Today, however, he wonders why young people are not keen to learn this dance, a dance that carries such a rich history for the Batswana people. He mentions how the Setapa dance originates from the Bangwaketse tribe but was later adopted by other Batswana tribes.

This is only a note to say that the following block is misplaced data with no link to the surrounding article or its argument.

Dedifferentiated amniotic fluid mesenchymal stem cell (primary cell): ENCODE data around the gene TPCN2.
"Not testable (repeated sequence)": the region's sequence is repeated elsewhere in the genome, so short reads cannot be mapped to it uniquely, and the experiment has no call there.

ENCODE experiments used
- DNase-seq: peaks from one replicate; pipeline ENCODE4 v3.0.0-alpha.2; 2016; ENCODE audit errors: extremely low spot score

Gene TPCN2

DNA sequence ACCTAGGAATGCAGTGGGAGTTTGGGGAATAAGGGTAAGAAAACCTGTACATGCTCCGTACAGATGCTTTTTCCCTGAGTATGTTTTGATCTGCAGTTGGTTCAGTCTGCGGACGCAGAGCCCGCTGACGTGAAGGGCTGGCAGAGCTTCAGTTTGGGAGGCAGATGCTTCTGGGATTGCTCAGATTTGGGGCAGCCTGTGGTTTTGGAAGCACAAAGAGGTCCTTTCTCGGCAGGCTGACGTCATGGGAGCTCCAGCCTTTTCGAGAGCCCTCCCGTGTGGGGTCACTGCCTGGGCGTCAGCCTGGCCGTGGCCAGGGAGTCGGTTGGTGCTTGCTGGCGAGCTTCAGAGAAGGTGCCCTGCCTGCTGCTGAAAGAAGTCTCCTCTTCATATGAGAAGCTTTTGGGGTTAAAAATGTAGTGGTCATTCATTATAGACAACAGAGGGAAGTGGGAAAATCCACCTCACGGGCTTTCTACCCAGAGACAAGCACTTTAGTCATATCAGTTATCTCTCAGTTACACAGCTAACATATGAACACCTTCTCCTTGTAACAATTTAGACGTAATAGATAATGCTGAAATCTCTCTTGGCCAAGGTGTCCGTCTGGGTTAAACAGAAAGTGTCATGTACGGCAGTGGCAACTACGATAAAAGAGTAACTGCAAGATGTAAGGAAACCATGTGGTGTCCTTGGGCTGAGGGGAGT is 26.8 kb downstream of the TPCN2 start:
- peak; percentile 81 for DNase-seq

As he took us on a journey around a small village in the North West called Matlwang, we met Mma Maria Ditlhokwe, an elderly lady who showed us how to make Diphamphathana, sandals usually worn by men. She mentions how, due to the sad reality that people are moving away from tradition and culture, she had to find modern ways of making the sandal from materials such as car tyres. However, she does pride herself in still using the traditional antelope skin. On her feet were the female sandals called Dikhube, ones she made herself using skin you would get from the head of an ox. She also explains how with the sandals she would wear the Diphaenyana, a skirt usually worn to perform the dance. Thabang adds that while some males still wear animal skin with shin guards made from animal skin, others prefer much longer shorts called Motseto.